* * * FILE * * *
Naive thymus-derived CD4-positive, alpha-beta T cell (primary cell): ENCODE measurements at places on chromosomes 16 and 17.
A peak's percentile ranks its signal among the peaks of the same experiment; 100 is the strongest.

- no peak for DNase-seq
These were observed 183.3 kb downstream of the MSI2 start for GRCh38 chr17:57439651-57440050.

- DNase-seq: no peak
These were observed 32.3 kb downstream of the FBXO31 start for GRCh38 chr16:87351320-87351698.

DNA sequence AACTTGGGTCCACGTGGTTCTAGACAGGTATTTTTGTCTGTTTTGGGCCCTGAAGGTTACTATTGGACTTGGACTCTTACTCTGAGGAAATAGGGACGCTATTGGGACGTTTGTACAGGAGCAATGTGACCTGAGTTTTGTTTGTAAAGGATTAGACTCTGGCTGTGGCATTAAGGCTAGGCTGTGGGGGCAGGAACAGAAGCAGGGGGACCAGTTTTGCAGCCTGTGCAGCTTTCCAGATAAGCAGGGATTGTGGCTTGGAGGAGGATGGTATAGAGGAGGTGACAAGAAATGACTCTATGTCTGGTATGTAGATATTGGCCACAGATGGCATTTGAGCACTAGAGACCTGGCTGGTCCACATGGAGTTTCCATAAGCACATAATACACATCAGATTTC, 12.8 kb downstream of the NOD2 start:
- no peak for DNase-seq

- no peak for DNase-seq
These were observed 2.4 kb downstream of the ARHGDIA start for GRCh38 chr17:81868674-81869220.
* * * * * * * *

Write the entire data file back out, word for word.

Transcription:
Naive thymus-derived CD4-positive, alpha-beta T cell (primary cell): ENCODE measurements at places on chromosomes 16 and 17.
A peak's percentile ranks its signal among the peaks of the same experiment; 100 is the strongest.

- no peak for DNase-seq
These were observed 183.3 kb downstream of the MSI2 start for GRCh38 chr17:57439651-57440050.

- DNase-seq: no peak
These were observed 32.3 kb downstream of the FBXO31 start for GRCh38 chr16:87351320-87351698.

DNA sequence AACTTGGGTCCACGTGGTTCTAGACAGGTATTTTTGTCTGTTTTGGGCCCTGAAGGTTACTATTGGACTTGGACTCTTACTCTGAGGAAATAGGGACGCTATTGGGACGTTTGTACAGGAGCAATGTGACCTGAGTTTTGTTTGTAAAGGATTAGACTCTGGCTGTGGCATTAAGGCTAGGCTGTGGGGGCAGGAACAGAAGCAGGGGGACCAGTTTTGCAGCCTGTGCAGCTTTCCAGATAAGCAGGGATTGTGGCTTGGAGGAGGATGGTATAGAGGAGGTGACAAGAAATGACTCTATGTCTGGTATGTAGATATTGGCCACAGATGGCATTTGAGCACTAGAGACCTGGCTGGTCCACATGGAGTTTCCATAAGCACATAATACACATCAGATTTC, 12.8 kb downstream of the NOD2 start:
- no peak for DNase-seq

- no peak for DNase-seq
These were observed 2.4 kb downstream of the ARHGDIA start for GRCh38 chr17:81868674-81869220.